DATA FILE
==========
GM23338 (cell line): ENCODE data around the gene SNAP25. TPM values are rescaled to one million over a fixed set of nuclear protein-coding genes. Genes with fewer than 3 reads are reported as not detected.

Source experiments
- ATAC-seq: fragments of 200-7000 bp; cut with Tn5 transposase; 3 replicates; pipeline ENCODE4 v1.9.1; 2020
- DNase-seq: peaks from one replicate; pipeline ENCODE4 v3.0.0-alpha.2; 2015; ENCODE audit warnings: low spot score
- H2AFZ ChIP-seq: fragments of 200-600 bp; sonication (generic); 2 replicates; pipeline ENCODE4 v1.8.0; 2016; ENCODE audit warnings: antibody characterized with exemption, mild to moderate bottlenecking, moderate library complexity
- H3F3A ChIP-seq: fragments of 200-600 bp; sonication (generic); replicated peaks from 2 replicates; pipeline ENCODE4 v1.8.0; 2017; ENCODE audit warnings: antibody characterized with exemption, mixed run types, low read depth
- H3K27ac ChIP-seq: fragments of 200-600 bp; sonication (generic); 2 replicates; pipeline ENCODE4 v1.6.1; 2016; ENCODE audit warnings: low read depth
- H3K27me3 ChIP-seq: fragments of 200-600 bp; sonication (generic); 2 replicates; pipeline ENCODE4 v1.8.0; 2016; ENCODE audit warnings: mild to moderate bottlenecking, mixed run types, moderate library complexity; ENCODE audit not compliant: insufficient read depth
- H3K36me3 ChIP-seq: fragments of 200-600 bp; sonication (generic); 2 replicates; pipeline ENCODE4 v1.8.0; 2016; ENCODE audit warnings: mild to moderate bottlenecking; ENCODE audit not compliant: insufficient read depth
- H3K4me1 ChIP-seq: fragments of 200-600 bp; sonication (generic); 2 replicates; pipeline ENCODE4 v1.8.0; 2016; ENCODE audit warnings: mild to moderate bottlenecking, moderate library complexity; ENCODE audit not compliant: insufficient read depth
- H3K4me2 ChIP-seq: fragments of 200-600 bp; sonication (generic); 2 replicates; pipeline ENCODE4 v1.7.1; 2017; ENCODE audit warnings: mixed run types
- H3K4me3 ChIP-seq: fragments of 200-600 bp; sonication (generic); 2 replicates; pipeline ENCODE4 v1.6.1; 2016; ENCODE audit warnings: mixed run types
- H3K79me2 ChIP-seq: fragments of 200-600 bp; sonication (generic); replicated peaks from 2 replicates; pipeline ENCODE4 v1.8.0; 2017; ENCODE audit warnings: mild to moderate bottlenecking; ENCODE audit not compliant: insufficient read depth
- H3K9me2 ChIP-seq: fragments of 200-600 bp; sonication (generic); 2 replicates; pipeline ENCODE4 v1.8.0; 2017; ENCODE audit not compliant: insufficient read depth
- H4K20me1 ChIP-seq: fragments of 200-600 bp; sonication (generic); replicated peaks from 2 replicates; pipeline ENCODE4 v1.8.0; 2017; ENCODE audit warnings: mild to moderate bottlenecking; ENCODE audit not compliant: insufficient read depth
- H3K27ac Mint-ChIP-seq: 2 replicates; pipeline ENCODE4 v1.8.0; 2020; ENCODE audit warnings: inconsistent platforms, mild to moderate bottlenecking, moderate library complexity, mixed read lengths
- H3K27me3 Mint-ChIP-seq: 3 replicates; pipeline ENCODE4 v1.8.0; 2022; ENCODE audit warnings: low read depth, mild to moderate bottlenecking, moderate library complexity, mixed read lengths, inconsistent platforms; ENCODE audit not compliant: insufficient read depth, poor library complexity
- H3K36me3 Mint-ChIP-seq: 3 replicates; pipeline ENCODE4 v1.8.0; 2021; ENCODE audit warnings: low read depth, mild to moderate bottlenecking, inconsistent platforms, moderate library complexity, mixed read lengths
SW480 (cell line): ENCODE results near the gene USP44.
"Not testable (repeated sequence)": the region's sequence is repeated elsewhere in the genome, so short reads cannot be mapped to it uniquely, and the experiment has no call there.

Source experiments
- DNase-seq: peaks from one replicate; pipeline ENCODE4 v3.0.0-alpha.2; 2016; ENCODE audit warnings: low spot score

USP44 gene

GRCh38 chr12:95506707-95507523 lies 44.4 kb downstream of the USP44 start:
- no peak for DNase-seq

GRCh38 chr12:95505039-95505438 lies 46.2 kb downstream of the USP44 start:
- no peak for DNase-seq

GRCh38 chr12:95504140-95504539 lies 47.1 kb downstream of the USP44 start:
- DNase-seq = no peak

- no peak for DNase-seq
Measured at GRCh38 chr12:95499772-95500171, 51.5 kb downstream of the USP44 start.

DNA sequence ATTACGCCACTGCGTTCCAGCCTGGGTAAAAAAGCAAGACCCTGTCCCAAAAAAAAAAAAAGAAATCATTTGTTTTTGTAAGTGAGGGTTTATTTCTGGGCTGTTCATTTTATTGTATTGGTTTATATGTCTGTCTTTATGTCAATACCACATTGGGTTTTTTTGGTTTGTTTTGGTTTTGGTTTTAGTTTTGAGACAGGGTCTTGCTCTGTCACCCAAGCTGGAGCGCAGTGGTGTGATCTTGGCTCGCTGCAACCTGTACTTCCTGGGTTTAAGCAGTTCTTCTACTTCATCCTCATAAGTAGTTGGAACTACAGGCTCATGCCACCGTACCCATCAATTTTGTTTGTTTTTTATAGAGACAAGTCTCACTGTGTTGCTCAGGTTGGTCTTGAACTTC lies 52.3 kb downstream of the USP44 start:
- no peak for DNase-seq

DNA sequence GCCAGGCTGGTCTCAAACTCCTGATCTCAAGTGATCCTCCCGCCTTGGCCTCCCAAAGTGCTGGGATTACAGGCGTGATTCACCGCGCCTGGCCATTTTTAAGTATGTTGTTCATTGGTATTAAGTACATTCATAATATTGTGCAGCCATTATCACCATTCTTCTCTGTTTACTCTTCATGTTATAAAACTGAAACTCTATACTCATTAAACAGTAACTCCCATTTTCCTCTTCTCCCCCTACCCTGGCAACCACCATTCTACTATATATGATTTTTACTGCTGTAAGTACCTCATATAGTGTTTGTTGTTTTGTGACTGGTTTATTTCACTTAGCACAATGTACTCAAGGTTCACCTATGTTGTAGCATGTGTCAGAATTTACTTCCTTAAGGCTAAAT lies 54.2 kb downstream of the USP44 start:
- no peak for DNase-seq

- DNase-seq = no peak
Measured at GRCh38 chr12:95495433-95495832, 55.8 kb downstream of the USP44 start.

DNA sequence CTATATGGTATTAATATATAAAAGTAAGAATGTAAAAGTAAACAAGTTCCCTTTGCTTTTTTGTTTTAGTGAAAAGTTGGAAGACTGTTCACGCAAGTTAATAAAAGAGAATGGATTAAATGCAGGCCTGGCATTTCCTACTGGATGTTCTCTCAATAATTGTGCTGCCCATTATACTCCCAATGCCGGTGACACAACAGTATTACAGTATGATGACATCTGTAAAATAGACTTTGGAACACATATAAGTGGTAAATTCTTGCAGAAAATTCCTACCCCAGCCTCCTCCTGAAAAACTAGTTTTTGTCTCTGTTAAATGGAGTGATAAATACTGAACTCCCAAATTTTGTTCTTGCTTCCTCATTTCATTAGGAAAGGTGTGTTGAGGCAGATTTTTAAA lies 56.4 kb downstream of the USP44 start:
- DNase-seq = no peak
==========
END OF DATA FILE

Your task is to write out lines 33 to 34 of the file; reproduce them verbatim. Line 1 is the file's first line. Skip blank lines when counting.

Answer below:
- no peak for DNase-seq

DNA sequence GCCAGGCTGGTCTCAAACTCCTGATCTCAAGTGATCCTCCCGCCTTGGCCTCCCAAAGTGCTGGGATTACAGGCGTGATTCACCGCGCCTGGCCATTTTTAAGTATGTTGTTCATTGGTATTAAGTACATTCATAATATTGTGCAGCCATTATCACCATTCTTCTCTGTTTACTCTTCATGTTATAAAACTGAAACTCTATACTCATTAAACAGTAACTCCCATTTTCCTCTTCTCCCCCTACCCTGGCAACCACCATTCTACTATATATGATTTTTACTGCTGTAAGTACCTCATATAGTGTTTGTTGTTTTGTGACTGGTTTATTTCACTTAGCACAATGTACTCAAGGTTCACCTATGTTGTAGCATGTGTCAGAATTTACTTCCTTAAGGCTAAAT lies 54.2 kb downstream of the USP44 start: